Why acts like Suzanne Vega, Carly Simon and Squeeze are rerecording their biggest hits

Next week, singer Suzanne Vega releases a collection of some of her most familiar songs, including “Tom’s Diner” and “Luka.” But don’t call it a greatest-hits album. These spare, acoustic recordings are new—and so is Ms. Vega’s business strategy for them. The alternate versions are helping her seize some control of songs she doesn’t actually own, at least in their original form.

Most veteran acts, including Ms. Vega, don’t own the master recordings of their old songs. Those are the property of the record labels that originally released the music. As a result, these acts typically earn a relatively small chunk of the money generated from album sales and any other revenue sources from the songs. Court battles to try to win back these rights are risky and costly.

So a growing number of artists are taking their old, signature material and rerecording it. That way they get full ownership of these second versions and a majority of any future earnings from them. It’s an entrepreneurial gambit that appeals mostly to acts past their peak selling years. One problem: these rerecordings can be a tough sell with fans, who might think the original songs are just fine as is. Among the artists who have gone this route: Carole King, John Prine and the Pointer Sisters.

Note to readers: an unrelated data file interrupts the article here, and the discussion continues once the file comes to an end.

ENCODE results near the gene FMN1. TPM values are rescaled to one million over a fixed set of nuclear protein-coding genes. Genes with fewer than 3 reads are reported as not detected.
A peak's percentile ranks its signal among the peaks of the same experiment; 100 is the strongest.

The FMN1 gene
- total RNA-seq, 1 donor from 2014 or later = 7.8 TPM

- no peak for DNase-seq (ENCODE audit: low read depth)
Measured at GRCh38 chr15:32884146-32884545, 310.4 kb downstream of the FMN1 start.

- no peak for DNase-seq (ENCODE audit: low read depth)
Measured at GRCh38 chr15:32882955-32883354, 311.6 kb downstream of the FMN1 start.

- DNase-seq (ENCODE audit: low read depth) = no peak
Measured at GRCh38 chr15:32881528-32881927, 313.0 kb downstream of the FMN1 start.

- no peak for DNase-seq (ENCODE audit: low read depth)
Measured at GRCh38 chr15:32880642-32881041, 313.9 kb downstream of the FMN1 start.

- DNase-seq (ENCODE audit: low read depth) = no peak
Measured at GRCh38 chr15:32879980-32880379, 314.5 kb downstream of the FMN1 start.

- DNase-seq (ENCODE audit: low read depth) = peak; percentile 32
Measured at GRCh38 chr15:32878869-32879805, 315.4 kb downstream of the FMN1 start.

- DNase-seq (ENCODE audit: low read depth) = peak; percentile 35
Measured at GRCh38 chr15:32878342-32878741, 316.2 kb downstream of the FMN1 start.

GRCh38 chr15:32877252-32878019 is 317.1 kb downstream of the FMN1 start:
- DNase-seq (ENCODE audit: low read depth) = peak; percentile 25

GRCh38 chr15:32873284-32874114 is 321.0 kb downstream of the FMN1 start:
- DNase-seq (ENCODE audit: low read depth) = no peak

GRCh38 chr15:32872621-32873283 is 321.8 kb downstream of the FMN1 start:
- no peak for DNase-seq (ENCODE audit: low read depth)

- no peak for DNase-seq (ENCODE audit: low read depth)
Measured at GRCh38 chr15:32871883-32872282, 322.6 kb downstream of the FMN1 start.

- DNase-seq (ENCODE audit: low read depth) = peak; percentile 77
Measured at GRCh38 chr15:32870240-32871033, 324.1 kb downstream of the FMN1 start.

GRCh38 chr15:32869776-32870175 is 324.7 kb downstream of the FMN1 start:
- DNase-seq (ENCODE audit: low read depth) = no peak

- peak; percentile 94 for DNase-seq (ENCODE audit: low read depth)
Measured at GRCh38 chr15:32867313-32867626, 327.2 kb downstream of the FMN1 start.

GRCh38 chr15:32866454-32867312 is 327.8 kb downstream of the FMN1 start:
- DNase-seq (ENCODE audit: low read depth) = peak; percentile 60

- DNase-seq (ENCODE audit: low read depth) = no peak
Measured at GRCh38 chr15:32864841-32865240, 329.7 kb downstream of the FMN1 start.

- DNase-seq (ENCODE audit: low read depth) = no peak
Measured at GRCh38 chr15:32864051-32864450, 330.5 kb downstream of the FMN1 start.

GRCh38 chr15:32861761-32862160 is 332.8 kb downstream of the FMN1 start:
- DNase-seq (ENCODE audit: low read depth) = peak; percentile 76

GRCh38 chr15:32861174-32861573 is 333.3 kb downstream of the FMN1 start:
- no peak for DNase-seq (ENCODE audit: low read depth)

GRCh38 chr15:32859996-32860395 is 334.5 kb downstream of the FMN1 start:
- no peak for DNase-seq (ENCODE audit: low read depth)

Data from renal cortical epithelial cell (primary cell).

In the case of the U.K. group Squeeze, whose hits like “Pulling Mussels (From the Shell)” sum up the ’80s for certain listeners, a beer commercial which earned them little money prompted the band to fight back. Surprised to hear “Tempted” in a Heineken ad, the band decided to record facsimiles of their biggest hits. In August, the band released 12 note-for-note retakes under the winking title “Spot the Difference.”

The album is largely aimed at the “music supervisors” who select songs for commercials, TV shows and movies. If a new version of “Tempted” lands in car ad, for instance, the band would pocket the whole licensing fee, not just the roughly 20% it would normally collect through Universal Music Group, which owns Squeeze’s back catalog. (Such licensing deals, like music sales, involve two separate income streams. This strategy is aimed at only one of them—the fee paid for the recorded music itself—not the publishing-rights fee paid to the songwriter, or whoever controls the composition.)

So far, Squeeze 2.0 hasn’t landed any licensing deals, despite the apparent incentives. “A lot of people really can’t tell the difference [from the originals] and that’s good news,” says guitarist and singer Chris Difford. while all are still young

Some artists push too hard, says Amy Rosen, vice president of music at Grey, the advertising company. “We don’t like being bullied. The tendency, sometimes, is just to move off those songs,” she says.

On the other hand, Grey client 3M has made heavy use of Randy Bachman’s rerecorded version of “You Ain’t Seen Nothin’ Yet” in commercials for Scotch-Brite sponges and cleaning products. “We liked that using it put more money directly into Randy’s pocket, but more importantly it fit our creative needs,” she says.